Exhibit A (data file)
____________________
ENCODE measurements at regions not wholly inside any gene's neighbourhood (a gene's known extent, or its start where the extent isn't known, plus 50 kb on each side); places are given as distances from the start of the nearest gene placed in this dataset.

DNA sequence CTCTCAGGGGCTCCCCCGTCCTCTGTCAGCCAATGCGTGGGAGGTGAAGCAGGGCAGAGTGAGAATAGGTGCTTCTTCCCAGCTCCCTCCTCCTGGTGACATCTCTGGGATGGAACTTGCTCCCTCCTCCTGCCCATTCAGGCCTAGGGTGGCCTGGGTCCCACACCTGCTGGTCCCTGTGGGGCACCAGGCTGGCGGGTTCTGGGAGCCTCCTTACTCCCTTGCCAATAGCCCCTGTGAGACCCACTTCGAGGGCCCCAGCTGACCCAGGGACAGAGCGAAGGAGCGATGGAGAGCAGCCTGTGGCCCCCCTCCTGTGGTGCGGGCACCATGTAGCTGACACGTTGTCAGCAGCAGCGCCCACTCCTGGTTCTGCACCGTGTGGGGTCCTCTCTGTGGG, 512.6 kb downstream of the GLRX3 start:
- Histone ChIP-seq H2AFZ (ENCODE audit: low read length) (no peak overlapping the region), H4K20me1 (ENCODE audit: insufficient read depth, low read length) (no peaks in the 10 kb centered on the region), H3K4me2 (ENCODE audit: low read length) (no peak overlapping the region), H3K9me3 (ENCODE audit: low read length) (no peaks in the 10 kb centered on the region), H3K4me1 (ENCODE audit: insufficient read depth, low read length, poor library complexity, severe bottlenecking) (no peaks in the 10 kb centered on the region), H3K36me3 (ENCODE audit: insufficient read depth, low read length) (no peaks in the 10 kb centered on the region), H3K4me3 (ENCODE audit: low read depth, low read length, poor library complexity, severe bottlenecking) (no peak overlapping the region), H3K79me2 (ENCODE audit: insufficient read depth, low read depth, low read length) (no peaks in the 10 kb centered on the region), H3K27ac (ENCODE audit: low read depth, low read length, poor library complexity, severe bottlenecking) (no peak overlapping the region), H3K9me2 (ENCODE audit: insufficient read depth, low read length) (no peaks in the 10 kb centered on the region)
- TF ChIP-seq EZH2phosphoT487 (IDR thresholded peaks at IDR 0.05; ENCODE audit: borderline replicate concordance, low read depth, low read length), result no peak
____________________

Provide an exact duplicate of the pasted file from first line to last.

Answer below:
ENCODE measurements at regions not wholly inside any gene's neighbourhood (a gene's known extent, or its start where the extent isn't known, plus 50 kb on each side); places are given as distances from the start of the nearest gene placed in this dataset.

DNA sequence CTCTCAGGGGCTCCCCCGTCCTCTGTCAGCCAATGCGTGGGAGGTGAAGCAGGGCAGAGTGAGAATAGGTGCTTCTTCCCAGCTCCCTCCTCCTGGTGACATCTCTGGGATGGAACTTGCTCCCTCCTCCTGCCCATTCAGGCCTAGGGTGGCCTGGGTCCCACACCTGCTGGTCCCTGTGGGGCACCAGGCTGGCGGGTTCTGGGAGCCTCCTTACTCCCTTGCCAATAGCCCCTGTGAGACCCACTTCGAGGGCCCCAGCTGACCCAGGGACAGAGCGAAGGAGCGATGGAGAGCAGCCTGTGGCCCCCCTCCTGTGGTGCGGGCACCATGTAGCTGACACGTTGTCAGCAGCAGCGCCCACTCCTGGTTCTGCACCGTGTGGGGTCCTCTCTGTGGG, 512.6 kb downstream of the GLRX3 start:
- Histone ChIP-seq H2AFZ (ENCODE audit: low read length) (no peak overlapping the region), H4K20me1 (ENCODE audit: insufficient read depth, low read length) (no peaks in the 10 kb centered on the region), H3K4me2 (ENCODE audit: low read length) (no peak overlapping the region), H3K9me3 (ENCODE audit: low read length) (no peaks in the 10 kb centered on the region), H3K4me1 (ENCODE audit: insufficient read depth, low read length, poor library complexity, severe bottlenecking) (no peaks in the 10 kb centered on the region), H3K36me3 (ENCODE audit: insufficient read depth, low read length) (no peaks in the 10 kb centered on the region), H3K4me3 (ENCODE audit: low read depth, low read length, poor library complexity, severe bottlenecking) (no peak overlapping the region), H3K79me2 (ENCODE audit: insufficient read depth, low read depth, low read length) (no peaks in the 10 kb centered on the region), H3K27ac (ENCODE audit: low read depth, low read length, poor library complexity, severe bottlenecking) (no peak overlapping the region), H3K9me2 (ENCODE audit: insufficient read depth, low read length) (no peaks in the 10 kb centered on the region)
- TF ChIP-seq EZH2phosphoT487 (IDR thresholded peaks at IDR 0.05; ENCODE audit: borderline replicate concordance, low read depth, low read length), result no peak